Assisted living growth continues to be concentrated in specific markets, with almost three-fourths of new construction in 10 metro markets, according to new findings released Thursday at the National Investment Center for Seniors Housing & Care Industry annual conference in Chicago.
While there was concern last year about the rapid growth in assisted living, the most recent data indicates that “things have leveled off,” said Chuck Harry, NIC managing director and director of research and analytics.
“It’s a little more tempered,” he said. But growth remains concentrated, with 70% of assisted living construction in 10 top markets, and 22% of new construction in the New York and Houston regions alone. Houston’s assisted living construction, for example, was nearly 17% of available inventory in the first quarter of 2013, and there were eight new communities scheduled to open last year, noted Cambridge Realty Capital.
In total, the industry is worth around $330 billion, Harry said at the conference. The sector has “proven its resiliency,” he added.
Memory care continues to be a popular investment, explained NIC President Robert Kramer, with a focus in three areas: Continuing care retirement communities are renovating existing campuses; independent living/assisted living are adding units; and freestanding memory care facilities are being built.
While noting the potential for interest rates to rise, NIC Chief Economist Beth Mace, also discussed the impact of labor availability, or lack thereof, in mitigating growth in certain regions. She related visiting a rural part of northern Minnesota, where operators noted a lack of a labor pool. In comparison, Texas has seen strong economic growth and has a wider availability of labor.
Investors looking at senior housing also should realize that in the top 31 assisted living markets, high penetration does not necessarily correlate to low occupancy. That’s from Senior Housing Analytics Principal Larry Rouvelas, who led a session titled “Market Feasability Analysis and Sizing Up a Market.”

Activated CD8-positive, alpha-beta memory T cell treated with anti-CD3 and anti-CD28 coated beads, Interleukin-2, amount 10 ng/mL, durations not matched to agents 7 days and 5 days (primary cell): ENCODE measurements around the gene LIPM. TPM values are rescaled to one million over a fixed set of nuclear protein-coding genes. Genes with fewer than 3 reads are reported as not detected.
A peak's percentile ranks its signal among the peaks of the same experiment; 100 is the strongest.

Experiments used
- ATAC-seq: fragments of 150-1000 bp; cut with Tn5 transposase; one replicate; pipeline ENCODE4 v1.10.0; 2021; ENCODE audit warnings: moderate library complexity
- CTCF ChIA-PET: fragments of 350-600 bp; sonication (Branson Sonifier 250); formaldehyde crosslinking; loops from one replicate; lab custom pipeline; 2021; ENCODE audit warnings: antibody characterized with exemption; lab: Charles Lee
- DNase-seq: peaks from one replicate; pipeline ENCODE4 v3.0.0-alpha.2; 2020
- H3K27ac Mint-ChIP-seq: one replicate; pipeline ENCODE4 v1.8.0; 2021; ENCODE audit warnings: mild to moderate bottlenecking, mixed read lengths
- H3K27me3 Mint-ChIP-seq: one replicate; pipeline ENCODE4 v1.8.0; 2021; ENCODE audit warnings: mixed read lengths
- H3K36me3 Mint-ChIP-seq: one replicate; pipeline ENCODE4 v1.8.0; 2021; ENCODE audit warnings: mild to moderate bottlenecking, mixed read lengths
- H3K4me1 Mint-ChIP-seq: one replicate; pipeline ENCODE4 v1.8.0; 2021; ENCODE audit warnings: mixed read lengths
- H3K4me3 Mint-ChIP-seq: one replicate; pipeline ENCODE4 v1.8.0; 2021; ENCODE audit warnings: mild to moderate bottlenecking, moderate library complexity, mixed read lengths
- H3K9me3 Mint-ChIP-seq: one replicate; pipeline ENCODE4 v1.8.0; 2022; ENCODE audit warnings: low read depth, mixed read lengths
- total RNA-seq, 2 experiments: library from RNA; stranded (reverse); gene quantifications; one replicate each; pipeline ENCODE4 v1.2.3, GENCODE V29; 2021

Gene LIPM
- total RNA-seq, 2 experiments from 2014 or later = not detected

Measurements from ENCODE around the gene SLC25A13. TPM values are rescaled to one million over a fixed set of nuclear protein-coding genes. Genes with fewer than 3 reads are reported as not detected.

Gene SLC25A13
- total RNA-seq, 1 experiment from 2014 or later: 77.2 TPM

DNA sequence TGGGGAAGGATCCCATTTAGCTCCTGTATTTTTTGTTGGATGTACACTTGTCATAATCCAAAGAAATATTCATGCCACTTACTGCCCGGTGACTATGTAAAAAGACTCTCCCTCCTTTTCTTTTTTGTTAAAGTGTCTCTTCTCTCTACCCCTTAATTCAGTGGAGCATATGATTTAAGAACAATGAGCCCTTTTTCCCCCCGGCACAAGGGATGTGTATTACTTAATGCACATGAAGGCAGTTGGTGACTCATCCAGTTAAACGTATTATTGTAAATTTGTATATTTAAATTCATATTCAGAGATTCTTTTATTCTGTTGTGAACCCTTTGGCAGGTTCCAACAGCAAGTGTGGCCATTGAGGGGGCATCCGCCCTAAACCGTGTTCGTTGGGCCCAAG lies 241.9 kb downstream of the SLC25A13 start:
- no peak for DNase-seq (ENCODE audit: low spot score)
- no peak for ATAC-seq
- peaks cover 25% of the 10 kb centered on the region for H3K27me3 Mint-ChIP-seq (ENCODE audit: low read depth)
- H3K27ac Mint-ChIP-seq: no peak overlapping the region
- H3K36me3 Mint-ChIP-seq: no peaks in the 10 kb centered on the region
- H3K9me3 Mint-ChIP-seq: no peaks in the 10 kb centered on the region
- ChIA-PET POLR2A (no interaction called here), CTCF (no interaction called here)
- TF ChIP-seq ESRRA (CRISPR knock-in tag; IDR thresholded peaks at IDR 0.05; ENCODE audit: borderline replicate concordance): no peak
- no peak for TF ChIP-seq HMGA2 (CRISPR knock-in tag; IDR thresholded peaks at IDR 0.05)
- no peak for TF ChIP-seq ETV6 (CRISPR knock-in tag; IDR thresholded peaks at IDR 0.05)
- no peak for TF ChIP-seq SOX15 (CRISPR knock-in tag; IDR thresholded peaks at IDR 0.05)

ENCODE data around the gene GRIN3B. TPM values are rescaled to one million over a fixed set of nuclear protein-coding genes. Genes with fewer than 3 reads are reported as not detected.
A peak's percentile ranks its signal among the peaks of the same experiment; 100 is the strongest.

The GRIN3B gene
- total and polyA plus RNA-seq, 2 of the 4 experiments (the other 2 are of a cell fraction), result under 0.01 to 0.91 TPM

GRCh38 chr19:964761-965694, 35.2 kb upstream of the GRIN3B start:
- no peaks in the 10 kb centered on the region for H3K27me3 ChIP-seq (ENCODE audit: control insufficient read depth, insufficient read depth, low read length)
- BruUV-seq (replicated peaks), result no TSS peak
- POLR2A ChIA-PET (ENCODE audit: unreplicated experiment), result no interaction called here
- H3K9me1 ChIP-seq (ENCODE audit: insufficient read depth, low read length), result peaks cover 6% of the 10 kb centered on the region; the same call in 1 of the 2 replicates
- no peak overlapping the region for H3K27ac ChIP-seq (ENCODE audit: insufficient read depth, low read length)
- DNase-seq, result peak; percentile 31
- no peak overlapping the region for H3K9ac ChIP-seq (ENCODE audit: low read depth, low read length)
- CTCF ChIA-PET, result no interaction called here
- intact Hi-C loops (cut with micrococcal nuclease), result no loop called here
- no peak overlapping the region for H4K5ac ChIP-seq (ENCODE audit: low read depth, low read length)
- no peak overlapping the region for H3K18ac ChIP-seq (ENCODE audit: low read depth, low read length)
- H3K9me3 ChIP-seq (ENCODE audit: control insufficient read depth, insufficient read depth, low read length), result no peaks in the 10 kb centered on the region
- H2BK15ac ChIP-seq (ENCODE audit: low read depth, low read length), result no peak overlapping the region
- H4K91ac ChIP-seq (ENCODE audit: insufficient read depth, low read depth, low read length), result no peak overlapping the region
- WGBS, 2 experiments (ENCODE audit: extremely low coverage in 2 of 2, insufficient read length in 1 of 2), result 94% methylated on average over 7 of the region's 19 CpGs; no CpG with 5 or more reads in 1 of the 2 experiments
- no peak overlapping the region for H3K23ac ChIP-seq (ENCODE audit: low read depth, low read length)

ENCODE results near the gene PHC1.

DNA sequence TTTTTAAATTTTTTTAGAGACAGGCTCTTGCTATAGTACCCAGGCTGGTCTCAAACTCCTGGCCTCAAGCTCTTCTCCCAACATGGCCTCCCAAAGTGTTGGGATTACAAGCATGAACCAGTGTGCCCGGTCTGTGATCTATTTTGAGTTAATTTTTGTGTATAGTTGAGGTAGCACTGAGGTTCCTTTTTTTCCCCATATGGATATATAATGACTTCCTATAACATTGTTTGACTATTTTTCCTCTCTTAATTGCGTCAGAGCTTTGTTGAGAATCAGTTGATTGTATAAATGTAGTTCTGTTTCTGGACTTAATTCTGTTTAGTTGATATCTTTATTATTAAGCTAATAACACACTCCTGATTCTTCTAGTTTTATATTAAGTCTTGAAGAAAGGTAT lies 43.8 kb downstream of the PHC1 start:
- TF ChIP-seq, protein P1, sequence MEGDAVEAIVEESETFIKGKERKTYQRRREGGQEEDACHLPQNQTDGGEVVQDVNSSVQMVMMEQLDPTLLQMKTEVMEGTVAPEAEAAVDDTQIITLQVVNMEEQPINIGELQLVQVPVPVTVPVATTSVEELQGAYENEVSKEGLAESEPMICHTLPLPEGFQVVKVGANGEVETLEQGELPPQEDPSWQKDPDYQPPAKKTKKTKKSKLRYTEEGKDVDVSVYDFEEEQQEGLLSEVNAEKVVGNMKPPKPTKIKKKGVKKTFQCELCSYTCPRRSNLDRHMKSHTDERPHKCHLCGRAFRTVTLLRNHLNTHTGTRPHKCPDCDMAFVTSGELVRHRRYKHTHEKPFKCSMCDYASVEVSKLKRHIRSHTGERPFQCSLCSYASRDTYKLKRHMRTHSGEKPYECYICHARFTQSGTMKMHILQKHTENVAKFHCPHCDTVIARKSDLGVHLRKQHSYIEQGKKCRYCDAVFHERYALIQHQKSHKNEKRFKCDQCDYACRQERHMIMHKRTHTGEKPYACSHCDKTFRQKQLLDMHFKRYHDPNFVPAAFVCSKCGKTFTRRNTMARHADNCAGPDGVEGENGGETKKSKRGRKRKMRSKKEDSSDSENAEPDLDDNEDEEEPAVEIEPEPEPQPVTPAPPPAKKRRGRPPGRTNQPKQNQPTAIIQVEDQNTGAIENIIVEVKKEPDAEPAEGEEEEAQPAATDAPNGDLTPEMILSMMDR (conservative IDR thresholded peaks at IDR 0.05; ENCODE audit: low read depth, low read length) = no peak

“There are plenty of markets that have high penetration and high occupancy,” he said. A big part of that is tradition in the community related to going into long-term care. In Southeast Pennsylvania, for example, Quaker communities for generations have accepted that reaching a certain age meant transition into senior housing.
“Comparatively, Las Vegas has low occupancy, and Las Vegas doesn’t have a tradition of much of anything,” he joked.
In skilled nursing, the news remains dim. Gaurie Rodman, director of development services at Direct Supply Aptura, noted that skilled nursing beds are continuing to decline as residents’ acuity levels rise.
“There are two nursing homes closing a week,” she said. “Skilled nursing facilities will be built differently and with more flexibility.”
In other NIC-related news, the typical new resident in assisted living is today an 84-year-old woman who is widowed and needs assistance with two Activities of Daily Living, according to the third edition of the NIC Investment Guide, which was released in connection with the conference.The guide is available for purchase in print and ebook versions.
This article originally appeared on McKnight's